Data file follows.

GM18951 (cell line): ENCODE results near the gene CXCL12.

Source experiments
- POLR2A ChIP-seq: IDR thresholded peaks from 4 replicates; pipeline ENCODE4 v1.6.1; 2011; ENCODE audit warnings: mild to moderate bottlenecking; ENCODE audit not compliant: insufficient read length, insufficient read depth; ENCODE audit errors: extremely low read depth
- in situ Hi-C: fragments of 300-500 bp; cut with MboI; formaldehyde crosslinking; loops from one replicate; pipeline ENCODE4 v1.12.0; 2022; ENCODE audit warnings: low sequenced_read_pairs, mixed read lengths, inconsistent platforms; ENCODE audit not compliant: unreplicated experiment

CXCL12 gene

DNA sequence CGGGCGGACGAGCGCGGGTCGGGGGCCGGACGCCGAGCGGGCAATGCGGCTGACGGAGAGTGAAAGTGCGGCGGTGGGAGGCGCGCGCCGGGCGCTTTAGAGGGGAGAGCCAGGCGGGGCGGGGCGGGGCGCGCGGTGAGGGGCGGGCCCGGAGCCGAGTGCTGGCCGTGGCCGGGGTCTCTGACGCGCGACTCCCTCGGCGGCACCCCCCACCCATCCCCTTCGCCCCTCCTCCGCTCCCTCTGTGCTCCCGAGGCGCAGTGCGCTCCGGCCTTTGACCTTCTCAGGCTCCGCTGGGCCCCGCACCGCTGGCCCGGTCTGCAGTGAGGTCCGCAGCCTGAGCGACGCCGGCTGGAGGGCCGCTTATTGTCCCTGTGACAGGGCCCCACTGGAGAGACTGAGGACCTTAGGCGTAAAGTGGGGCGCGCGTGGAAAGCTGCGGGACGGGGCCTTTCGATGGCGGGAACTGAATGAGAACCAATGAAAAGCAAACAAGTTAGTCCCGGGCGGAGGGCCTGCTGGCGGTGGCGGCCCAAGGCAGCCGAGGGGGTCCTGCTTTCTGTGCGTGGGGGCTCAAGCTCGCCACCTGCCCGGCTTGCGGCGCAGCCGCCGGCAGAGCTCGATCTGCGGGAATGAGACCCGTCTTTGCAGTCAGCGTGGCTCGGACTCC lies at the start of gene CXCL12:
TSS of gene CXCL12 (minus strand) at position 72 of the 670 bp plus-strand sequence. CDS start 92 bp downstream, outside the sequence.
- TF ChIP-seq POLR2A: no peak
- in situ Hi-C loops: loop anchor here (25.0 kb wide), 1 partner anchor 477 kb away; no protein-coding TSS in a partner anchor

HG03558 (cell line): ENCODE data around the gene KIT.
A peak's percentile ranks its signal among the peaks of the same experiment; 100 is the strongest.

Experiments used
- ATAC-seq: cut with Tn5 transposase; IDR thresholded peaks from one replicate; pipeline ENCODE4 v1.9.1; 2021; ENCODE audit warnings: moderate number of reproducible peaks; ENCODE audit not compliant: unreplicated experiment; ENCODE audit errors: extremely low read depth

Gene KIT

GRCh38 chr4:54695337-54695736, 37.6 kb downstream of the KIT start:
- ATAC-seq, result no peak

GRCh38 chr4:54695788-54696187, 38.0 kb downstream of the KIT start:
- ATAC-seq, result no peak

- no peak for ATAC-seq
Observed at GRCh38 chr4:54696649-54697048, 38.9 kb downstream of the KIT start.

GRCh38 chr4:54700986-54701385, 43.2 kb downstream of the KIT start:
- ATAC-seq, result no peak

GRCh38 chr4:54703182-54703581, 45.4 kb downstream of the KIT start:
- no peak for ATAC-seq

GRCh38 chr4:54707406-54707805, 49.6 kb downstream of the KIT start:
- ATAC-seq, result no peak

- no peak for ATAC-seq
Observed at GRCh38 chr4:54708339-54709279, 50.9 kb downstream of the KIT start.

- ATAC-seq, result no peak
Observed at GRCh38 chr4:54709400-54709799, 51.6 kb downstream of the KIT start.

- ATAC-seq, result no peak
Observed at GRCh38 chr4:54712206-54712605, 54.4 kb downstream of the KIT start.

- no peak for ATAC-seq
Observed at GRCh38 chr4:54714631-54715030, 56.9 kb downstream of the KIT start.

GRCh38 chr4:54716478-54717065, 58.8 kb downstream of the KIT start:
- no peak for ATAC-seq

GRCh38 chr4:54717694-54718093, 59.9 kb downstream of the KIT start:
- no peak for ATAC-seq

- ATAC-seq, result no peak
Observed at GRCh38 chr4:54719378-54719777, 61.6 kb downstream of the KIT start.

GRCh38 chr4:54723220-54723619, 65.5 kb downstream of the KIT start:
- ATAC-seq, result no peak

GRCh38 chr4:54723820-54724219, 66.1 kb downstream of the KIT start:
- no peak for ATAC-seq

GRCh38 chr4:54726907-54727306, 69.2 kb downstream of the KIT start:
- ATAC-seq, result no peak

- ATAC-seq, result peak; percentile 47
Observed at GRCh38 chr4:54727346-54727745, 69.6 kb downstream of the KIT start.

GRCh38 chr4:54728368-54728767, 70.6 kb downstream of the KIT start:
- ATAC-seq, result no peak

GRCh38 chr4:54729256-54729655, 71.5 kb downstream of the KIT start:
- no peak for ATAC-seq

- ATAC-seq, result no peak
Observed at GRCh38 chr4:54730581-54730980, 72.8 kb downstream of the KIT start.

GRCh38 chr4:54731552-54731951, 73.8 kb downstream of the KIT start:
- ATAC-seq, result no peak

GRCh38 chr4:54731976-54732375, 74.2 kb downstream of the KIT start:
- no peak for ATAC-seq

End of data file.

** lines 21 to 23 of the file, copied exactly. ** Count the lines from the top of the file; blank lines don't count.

GRCh38 chr4:54700986-54701385, 43.2 kb downstream of the KIT start:
- ATAC-seq, result no peak

GRCh38 chr4:54703182-54703581, 45.4 kb downstream of the KIT start: